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I think the 80% rule of thumb is a good rule.......for those who don't know what they spend every year, or even how much they have in savings.

With that said I don't think many on this board fit that description. I did get into this discussion with a co-worker. He is planning to retire in 2-3 years and is set on the 80% rule. I brought up the idea of basing your retirment needs on what you spend then asked two simple questions, what if you save 20% or more of your gross income? Do you still need 80% to retire comfortably? Unfortunately all he could do was restate I needed 80% of my working income to retire comfortably. He is going to retire very comfortably as he says he will have 84% of his pre-retirement check. He also drives 100 miles to get to and from work every day.
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Old 11-23-2009, 11:47 PM   #39
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Good thread and lots of good replies here.

As for me, the 80% rule was meaningless because my income changed a lot in the last 10 years. I was working full-time until the middle of 2001. Then, I was working part-time, earning 53% of my previous gross pay (but slightly higher in % terms after taxes). In 2007, I further lowered my gross pay by 40% of my previous part-time pay (again slightly higher after taxes).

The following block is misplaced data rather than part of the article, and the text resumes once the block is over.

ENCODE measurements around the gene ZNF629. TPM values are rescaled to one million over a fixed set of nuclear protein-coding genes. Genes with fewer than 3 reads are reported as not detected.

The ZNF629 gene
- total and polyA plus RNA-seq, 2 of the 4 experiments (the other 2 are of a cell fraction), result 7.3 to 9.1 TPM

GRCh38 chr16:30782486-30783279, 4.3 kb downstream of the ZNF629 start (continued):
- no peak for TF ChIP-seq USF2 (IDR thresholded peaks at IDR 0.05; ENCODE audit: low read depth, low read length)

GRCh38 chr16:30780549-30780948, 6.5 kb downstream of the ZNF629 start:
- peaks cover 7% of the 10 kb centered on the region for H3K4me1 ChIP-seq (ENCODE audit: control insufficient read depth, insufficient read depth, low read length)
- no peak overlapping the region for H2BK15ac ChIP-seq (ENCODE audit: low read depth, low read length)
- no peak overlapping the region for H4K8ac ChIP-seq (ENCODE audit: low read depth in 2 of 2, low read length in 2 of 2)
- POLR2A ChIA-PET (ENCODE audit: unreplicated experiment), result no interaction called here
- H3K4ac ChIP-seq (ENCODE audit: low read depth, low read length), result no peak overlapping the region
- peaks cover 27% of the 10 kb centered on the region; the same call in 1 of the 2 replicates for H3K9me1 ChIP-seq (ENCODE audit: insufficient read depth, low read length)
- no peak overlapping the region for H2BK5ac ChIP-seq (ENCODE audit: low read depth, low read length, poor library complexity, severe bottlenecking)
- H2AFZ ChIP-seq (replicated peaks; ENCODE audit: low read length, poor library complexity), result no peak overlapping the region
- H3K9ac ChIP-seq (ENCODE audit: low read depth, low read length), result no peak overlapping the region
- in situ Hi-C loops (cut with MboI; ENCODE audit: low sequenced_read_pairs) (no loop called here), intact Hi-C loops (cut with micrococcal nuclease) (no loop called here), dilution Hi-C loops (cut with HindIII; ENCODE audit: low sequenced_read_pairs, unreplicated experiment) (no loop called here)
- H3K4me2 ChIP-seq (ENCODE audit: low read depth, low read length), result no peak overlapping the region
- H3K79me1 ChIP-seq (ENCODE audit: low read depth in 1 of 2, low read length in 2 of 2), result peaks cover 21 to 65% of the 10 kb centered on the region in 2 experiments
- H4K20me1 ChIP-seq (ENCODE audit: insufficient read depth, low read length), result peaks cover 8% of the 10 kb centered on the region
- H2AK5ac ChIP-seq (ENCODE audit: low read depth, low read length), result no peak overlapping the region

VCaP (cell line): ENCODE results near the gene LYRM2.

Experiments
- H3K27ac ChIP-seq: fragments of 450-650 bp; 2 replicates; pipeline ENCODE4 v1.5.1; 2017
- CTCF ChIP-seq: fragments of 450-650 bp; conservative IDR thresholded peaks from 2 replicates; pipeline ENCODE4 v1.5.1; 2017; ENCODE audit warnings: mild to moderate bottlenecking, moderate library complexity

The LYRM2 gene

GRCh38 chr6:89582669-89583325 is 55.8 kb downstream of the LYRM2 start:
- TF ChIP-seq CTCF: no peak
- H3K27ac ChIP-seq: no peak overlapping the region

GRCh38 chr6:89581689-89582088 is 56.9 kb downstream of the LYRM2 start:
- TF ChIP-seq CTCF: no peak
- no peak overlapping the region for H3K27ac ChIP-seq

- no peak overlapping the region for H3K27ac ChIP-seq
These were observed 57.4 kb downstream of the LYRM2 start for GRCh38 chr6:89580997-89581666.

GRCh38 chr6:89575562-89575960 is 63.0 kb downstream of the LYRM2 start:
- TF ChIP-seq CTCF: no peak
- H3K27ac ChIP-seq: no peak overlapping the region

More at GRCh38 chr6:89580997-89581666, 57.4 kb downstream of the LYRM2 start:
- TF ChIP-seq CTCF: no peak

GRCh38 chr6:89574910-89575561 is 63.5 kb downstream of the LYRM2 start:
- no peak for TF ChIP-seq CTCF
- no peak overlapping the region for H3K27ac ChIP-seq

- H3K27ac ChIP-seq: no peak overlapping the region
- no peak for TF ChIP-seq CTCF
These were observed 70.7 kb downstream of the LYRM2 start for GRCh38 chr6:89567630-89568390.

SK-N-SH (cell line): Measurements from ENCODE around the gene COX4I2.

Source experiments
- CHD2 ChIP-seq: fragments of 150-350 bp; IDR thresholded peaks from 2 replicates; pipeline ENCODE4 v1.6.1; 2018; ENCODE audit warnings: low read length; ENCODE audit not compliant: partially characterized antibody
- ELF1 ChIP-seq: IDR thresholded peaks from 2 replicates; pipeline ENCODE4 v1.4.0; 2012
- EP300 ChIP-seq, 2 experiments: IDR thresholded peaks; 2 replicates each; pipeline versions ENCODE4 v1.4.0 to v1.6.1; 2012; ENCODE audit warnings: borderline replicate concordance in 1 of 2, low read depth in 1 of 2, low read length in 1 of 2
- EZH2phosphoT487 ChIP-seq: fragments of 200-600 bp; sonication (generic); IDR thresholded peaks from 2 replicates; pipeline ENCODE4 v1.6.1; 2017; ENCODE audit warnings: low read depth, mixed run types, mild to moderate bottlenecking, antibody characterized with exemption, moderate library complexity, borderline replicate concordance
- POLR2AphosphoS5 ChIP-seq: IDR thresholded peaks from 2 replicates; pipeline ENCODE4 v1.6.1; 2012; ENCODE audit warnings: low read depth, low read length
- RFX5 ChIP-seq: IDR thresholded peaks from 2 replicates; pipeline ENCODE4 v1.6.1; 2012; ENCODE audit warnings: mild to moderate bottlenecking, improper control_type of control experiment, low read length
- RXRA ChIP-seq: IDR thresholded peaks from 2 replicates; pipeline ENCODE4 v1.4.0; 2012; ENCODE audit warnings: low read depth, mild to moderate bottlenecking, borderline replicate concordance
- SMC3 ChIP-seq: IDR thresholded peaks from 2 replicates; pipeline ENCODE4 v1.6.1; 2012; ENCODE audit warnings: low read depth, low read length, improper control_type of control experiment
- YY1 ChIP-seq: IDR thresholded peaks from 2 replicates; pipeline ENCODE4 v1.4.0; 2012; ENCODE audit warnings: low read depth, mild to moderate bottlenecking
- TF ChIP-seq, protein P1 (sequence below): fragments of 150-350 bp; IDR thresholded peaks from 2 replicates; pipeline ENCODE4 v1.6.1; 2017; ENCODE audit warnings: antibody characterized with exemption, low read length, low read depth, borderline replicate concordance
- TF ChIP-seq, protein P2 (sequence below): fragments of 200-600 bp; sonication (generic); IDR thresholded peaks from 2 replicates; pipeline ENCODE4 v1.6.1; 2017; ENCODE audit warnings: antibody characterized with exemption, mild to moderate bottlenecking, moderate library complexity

Each of these reductions changed some large expenses (other than income taxes) such as commutation and health insurance premiums, generally in opposite directions so they offset each other to some degree.

My overall personal savings rate (excluding retirement plan) did not vary much even as my gross pay was decreasing because my non-retirement investments were spinning off enough dividends and cap gains to offset the lesser surplus (of net pay minus expenses) being added to my investments, and the lower denominator (gross pay) helped boost the ratio.

When I was planning out my retirement budget, I had to include a more costly individual health insurance policy to replace the COBRA plan I was in. But the commutation expense went to zero (YAY!) and a temporary assessment by my co-op ended when I retired. My cash expenses decreased slightly because I wasn't buying those costly lunches in New Jersey any more (more YAY!).

Certain elements have interactive effects on income taxes, too. For example, a lower retirement income lowers the income threshold (7.5% of AGI) needed to deduct health insurance expenses. Paying no more FICA taxes is nice, too.

As others have said here, work from the bottom up. But using your pre-retirement budget as a starting point is good for some expense items.
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Old 11-24-2009, 04:57 PM   #40
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Yes,I lived within my means most of the time while working and still do afterwards and need 100% of what I made then and even more, since I don't have the Tax Deductions and Shelters to hide my income anymore.. I was Self employed and could write off over 50% of my Personal income thru buying things as Business expenses..and pay alot less taxes..not to mention deducting 25% of my Homes expense as a office..

So It All Depends where your comming from